Seven Wonderful Truths About Genuine Believers
1 John 3 - Genuine Believers Do Not Make A Practice of Sin
Pastor David L. Brown, Ph.D.
Sermon Delivered 7/25/04
We have been looking at the seven wonderful truths about genuine believers as they are revealed in chapter three.
Our focus in this message will be…
1 John 3:4-6, 9-10 "Whosoever committeth sin transgresseth also the law: for sin is the transgression of the law. 5 And ye know that he was manifested to take away our sins; and in him is no sin. 6 Whosoever abideth in him sinneth not: whosoever sinneth hath not seen him, neither known him. 9 Whosoever is born of God doth not commit sin; for his seed remaineth in him: and he cannot sin, because he is born of God."
This is one of the most confusing passages of Scripture in the New Testament, perhaps in the whole Bible. Verse 9 particularly has caused many Christians to question whether they are really the Children of God. "Whosoever is born of God doth not commit sin; for his seed remaineth in him: and he cannot sin, because he is born of God."
Early in my ministry I ran into a young man in my Bible study that claimed he had come to the point in his life where he no longer sinned. I disagreed with him and pointing him to 1 John 1:8 "If we say that we have no sin, we deceive ourselves, and the truth is not in us." His rebuttal was 1 John 3:9 - "Whosoever is born of God doth not commit sin; for his seed remaineth in him: and he cannot sin, because he is born of God." The discussion became heated to the point that the young man left in a huff. I followed him out the door, trying to get him to stay, but he would not. He jumped into his car, hastily backing out of the driveway, sped down the road, burning rubber all the way, ran the "STOP" sign and fishtailed several blocks down the road.
I ask you, what’s wrong with this picture? He broke the law by running the "STOP" sign. He broke the law by his reckless driving. He broke the law by going over the 25 mile per hour speed limit, not to mention his unrighteous anger. So much for his "sinlessness." When I saw him about a week later I said, do you still claim to be sinless? He said "yes." I said, what do you call your actions after the Bible study? He said, "Oh, that was not sin, that was a mistake!"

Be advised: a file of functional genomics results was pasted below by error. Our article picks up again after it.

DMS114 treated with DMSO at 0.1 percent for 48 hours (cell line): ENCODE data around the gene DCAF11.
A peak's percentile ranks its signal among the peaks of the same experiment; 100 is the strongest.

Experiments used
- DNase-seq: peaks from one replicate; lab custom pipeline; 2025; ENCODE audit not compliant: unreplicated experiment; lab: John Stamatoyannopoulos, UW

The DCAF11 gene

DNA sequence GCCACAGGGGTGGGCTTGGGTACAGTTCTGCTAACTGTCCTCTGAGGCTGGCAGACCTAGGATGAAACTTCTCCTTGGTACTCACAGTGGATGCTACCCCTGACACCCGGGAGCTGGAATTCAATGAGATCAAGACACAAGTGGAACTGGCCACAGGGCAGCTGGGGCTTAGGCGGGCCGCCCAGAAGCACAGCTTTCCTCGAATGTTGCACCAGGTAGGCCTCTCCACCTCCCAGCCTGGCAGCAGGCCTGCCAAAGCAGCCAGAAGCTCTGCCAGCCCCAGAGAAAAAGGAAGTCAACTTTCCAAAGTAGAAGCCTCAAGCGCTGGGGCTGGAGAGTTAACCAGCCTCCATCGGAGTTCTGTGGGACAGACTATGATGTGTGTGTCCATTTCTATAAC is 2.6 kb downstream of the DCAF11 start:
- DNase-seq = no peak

That brings me to the BIG QUESTION, is the Apostle John saying once you become a Christian, you do not and cannot sin? That is what we will be examining in this message.
There is a hermeneutic principle (a principle of interpretation) that says, "a text without a context is a pretext." In other words, you can prove anything if you take verses of Scripture out of context. So, I ask you the question: What is the context of 1 John 3:4-10? In reality, you cannot rightly understand what this passage is teaching unless you set it in the context of the entire letter. Therefore, we must ask the BIG QUESTION, in context of the letter, is the Apostle John saying once you become a Christian, you do not and cannot sin? 1 John 1 gives a "no" answer (see 1 John 1:6-10). Next, I turn your attention to 1 John 2, which also gives a "no" answer. Turn to 1 John 2:1-2 "My little children, these things write I unto you, that ye sin not. And if any man sin, we have an advocate with the Father, Jesus Christ the righteous: 2 And he is the propitiation for our sins: and not for ours only, but also for the sins of the whole world." It is obvious that John is saying that the goal of believers is to make every effort not to sin. But, if you do sin, Jesus Christ is the believers "advocate" or defense lawyer before God, asserting that we are not guilty, because He (Jesus Christ) is righteous and is the propitiation (accepted sacrifice) for our sins.
Since this is true, is there a contradiction in John’s teachings of 1 John 3? Let’s see.
To be able to understand what verse 4 is saying, we need to go back to the previous verse – "1 John 3:3 "And every man that hath this hope in him purifieth himself, even as he is pure." The word purifieth is a present active indicative, which indicates that a believer has in the past, is in the present and will in the future purify himself. In other words, the true believer continually and habitually seeks to be holy and keeps on striving for holiness in his or her life.
That is in stark contrast with verse 4. Look at the word committeth. It is a present active participle, indicating continual, repeated sinning! Think about that for a moment. What kind of person is in focus in verse 3? A saved person who is striving for holiness. What kind of person is in focus in verse 4? It is an unsaved sinner who is controlled by sin! If a man is a sinner, what can he do but sin? How can a sinner avoid sinning so long as he remains simply a sinner, because sin is the state of his nature! He is as far as he can be from holiness. So, the context is a contrast between the sinner and the saint; the unsaved person with the saved person. It is clear that this is contrast between the one who abides in Christ and the one who "hath not seen Him, neither known Him." v.6